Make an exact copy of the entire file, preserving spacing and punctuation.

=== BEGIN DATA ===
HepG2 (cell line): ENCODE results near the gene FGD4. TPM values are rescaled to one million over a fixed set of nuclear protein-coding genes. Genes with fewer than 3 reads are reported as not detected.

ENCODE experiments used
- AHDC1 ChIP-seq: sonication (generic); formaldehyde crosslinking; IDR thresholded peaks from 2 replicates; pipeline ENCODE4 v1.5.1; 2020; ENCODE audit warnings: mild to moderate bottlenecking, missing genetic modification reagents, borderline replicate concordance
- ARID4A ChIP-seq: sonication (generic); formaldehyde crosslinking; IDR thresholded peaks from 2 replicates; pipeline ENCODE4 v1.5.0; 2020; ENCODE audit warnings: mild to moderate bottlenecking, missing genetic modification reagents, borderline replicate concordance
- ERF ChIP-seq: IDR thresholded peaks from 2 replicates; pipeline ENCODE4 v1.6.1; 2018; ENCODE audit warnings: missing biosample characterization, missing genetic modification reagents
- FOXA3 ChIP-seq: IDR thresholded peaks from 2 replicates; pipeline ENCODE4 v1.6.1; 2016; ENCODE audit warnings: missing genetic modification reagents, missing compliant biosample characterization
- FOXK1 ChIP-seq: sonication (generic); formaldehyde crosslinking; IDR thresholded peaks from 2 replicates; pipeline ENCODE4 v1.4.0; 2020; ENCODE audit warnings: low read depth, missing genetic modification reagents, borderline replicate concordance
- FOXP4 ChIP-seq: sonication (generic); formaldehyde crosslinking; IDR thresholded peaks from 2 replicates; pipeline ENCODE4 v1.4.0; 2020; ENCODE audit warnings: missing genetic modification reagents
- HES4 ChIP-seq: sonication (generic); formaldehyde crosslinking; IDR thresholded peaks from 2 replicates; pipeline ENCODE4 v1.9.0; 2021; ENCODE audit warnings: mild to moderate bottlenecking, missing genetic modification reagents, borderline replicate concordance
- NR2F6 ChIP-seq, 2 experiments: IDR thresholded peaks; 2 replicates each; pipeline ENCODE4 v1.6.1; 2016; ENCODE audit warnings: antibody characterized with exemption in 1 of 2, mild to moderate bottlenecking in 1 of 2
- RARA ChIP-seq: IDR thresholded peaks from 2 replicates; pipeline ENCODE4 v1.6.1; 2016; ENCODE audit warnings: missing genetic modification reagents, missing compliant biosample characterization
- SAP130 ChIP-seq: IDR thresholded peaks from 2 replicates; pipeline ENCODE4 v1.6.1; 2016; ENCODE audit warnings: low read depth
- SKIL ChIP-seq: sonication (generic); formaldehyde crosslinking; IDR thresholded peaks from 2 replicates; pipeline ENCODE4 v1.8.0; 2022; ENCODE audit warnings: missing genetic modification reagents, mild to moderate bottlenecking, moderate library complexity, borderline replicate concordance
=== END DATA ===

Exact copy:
HepG2 (cell line): ENCODE results near the gene FGD4. TPM values are rescaled to one million over a fixed set of nuclear protein-coding genes. Genes with fewer than 3 reads are reported as not detected.

ENCODE experiments used
- AHDC1 ChIP-seq: sonication (generic); formaldehyde crosslinking; IDR thresholded peaks from 2 replicates; pipeline ENCODE4 v1.5.1; 2020; ENCODE audit warnings: mild to moderate bottlenecking, missing genetic modification reagents, borderline replicate concordance
- ARID4A ChIP-seq: sonication (generic); formaldehyde crosslinking; IDR thresholded peaks from 2 replicates; pipeline ENCODE4 v1.5.0; 2020; ENCODE audit warnings: mild to moderate bottlenecking, missing genetic modification reagents, borderline replicate concordance
- ERF ChIP-seq: IDR thresholded peaks from 2 replicates; pipeline ENCODE4 v1.6.1; 2018; ENCODE audit warnings: missing biosample characterization, missing genetic modification reagents
- FOXA3 ChIP-seq: IDR thresholded peaks from 2 replicates; pipeline ENCODE4 v1.6.1; 2016; ENCODE audit warnings: missing genetic modification reagents, missing compliant biosample characterization
- FOXK1 ChIP-seq: sonication (generic); formaldehyde crosslinking; IDR thresholded peaks from 2 replicates; pipeline ENCODE4 v1.4.0; 2020; ENCODE audit warnings: low read depth, missing genetic modification reagents, borderline replicate concordance
- FOXP4 ChIP-seq: sonication (generic); formaldehyde crosslinking; IDR thresholded peaks from 2 replicates; pipeline ENCODE4 v1.4.0; 2020; ENCODE audit warnings: missing genetic modification reagents
- HES4 ChIP-seq: sonication (generic); formaldehyde crosslinking; IDR thresholded peaks from 2 replicates; pipeline ENCODE4 v1.9.0; 2021; ENCODE audit warnings: mild to moderate bottlenecking, missing genetic modification reagents, borderline replicate concordance
- NR2F6 ChIP-seq, 2 experiments: IDR thresholded peaks; 2 replicates each; pipeline ENCODE4 v1.6.1; 2016; ENCODE audit warnings: antibody characterized with exemption in 1 of 2, mild to moderate bottlenecking in 1 of 2
- RARA ChIP-seq: IDR thresholded peaks from 2 replicates; pipeline ENCODE4 v1.6.1; 2016; ENCODE audit warnings: missing genetic modification reagents, missing compliant biosample characterization
- SAP130 ChIP-seq: IDR thresholded peaks from 2 replicates; pipeline ENCODE4 v1.6.1; 2016; ENCODE audit warnings: low read depth
- SKIL ChIP-seq: sonication (generic); formaldehyde crosslinking; IDR thresholded peaks from 2 replicates; pipeline ENCODE4 v1.8.0; 2022; ENCODE audit warnings: missing genetic modification reagents, mild to moderate bottlenecking, moderate library complexity, borderline replicate concordance